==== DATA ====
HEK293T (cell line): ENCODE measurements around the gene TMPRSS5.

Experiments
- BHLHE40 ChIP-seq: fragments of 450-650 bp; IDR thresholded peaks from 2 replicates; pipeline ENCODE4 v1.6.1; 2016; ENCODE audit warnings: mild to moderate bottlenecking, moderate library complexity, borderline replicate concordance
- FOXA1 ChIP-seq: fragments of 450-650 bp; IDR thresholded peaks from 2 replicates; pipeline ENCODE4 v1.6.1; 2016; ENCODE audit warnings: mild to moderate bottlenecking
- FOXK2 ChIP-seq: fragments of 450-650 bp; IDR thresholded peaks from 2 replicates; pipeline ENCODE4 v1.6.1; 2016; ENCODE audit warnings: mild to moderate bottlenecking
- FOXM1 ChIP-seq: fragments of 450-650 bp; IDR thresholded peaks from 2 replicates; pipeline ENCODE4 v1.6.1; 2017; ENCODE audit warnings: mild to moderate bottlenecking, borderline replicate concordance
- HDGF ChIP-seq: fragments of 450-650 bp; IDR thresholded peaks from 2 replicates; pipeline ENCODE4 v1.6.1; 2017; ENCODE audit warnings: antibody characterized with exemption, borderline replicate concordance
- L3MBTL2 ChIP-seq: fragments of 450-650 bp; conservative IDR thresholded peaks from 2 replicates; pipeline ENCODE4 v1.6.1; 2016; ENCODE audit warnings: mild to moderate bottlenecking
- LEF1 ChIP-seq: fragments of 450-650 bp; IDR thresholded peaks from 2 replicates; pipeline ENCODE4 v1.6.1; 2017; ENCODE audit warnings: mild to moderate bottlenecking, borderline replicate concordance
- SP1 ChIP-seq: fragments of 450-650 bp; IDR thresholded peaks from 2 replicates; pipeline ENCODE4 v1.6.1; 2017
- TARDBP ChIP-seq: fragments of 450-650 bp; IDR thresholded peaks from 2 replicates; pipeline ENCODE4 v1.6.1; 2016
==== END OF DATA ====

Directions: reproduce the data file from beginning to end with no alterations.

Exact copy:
HEK293T (cell line): ENCODE measurements around the gene TMPRSS5.

Experiments
- BHLHE40 ChIP-seq: fragments of 450-650 bp; IDR thresholded peaks from 2 replicates; pipeline ENCODE4 v1.6.1; 2016; ENCODE audit warnings: mild to moderate bottlenecking, moderate library complexity, borderline replicate concordance
- FOXA1 ChIP-seq: fragments of 450-650 bp; IDR thresholded peaks from 2 replicates; pipeline ENCODE4 v1.6.1; 2016; ENCODE audit warnings: mild to moderate bottlenecking
- FOXK2 ChIP-seq: fragments of 450-650 bp; IDR thresholded peaks from 2 replicates; pipeline ENCODE4 v1.6.1; 2016; ENCODE audit warnings: mild to moderate bottlenecking
- FOXM1 ChIP-seq: fragments of 450-650 bp; IDR thresholded peaks from 2 replicates; pipeline ENCODE4 v1.6.1; 2017; ENCODE audit warnings: mild to moderate bottlenecking, borderline replicate concordance
- HDGF ChIP-seq: fragments of 450-650 bp; IDR thresholded peaks from 2 replicates; pipeline ENCODE4 v1.6.1; 2017; ENCODE audit warnings: antibody characterized with exemption, borderline replicate concordance
- L3MBTL2 ChIP-seq: fragments of 450-650 bp; conservative IDR thresholded peaks from 2 replicates; pipeline ENCODE4 v1.6.1; 2016; ENCODE audit warnings: mild to moderate bottlenecking
- LEF1 ChIP-seq: fragments of 450-650 bp; IDR thresholded peaks from 2 replicates; pipeline ENCODE4 v1.6.1; 2017; ENCODE audit warnings: mild to moderate bottlenecking, borderline replicate concordance
- SP1 ChIP-seq: fragments of 450-650 bp; IDR thresholded peaks from 2 replicates; pipeline ENCODE4 v1.6.1; 2017
- TARDBP ChIP-seq: fragments of 450-650 bp; IDR thresholded peaks from 2 replicates; pipeline ENCODE4 v1.6.1; 2016